This week’s Entertainment Weekly features a story on American Idol Season 6, which they call the “weirdest season ever.” That’s an apt description. The article (it’s online too) features interviews with assorted producers judges and a paragraph or two on each of the Top 8 contestants. Here, as always, are a few highlights:
- Simon attributes this year’s ratings dip to a less-than-stellar cast, ”We’re doing as well as we are doing with not a great cast at the moment, to be honest with you…They’re not the best bunch of kids we’ve ever had.”
- Simon pegs the contest as a five-way race between Blake Lewis, Chris Richardson, Jordin Sparks, LaKisha Jones, and Melinda Doolittle. me: I’ll bet ya a cookie that Sanjaya Malakar bumps one off–Lakisha probably–to make it to the Top 5…
- Regarding contestants thinking they don’t have to win the contest, Simon says, ”I think that we suffer from Jennifer Hudson- and Chris Daughtry-itis, which is people who didn’t win getting great careers and now a lot of the contestants believing it absolutely doesn’t matter…Sometime there’s part of me thinking, You genuinely couldn’t care less what we’ve got to say; everything’s going to go your own way now.”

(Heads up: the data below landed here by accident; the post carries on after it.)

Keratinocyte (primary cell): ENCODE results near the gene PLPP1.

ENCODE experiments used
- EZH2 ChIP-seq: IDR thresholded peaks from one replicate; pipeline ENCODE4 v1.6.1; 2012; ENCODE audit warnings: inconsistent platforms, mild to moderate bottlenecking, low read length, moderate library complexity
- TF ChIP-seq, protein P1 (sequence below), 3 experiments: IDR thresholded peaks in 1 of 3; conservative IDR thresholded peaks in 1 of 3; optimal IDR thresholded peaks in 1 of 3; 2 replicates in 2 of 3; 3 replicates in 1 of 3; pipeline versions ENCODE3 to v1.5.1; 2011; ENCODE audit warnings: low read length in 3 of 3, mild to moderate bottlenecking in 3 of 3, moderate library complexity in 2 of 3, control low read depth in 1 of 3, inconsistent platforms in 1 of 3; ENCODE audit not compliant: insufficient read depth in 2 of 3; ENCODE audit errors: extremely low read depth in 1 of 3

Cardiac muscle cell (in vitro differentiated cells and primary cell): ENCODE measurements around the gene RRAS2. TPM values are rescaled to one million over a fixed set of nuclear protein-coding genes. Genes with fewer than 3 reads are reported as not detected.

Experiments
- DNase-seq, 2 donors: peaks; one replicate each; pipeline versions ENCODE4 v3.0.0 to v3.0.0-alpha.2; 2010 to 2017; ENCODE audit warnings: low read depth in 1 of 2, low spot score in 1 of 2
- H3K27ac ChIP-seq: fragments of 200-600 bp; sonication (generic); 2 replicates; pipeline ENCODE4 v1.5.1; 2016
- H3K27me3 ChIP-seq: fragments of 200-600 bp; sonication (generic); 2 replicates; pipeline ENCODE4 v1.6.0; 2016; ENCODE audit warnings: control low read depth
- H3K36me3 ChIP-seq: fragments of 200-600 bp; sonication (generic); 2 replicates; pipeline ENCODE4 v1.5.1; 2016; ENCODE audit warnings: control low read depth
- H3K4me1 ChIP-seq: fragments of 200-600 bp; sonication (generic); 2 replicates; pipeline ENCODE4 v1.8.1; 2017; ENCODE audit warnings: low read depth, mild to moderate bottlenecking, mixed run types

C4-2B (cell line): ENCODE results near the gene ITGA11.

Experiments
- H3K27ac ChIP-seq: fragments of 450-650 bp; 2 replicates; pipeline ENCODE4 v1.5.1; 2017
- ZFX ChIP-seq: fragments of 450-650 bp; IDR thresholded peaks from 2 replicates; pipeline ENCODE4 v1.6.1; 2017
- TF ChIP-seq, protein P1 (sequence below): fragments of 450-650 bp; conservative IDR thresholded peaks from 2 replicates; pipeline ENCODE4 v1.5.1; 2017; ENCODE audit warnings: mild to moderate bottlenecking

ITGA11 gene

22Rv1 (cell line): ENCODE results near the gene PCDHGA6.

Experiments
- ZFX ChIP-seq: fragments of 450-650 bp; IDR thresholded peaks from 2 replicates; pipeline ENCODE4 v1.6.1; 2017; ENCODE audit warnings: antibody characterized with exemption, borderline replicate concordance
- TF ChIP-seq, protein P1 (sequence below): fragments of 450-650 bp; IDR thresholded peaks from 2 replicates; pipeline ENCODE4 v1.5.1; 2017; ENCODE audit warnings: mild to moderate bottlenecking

- In fact, Chris Richardson said, “‘You don’t have to win it…to me I’ve already won, being in the top 10 and going on tour [this summer].”
Carrie Underwood graces the cover of this month’s Cosmopolitan magazine me–maybe the dumbest magazine ever.
Nothing much to say here–the article on the inside is the typical fashion-and love-chick-mag type story. Although, Carrie did NOT talk about s-e-x in case y’all were wondering.
However, I could not resist posting a scan of the cover. The headlines all around Carrie’s tasteful cover photo are just…hilarious.
Now for something Completely Different
From the silly to the serious, Clay Aiken just returned from a trip to Afghanastan as the goodwill ambassador for UNICEF.
While in the capital city of Kabul, Aiken, “visited schools that have implemented programs meant to ensure all children regardless of gender receive an education. While in Bamyan, Aiken visited a health clinic and women’s literacy center where many women learn how to read and write and experience formal education for the first time. The literacy program is one of UNICEF’s priority projects for the empowerment of women in Afghanistan…Aiken also visited water and sanitation programs as well as a program that reintegrates former child soldiers into mainstream society.”
While in the country, Clay went native, growing a beard and wearing traditional clothing. You can read a Q&A with Clay here.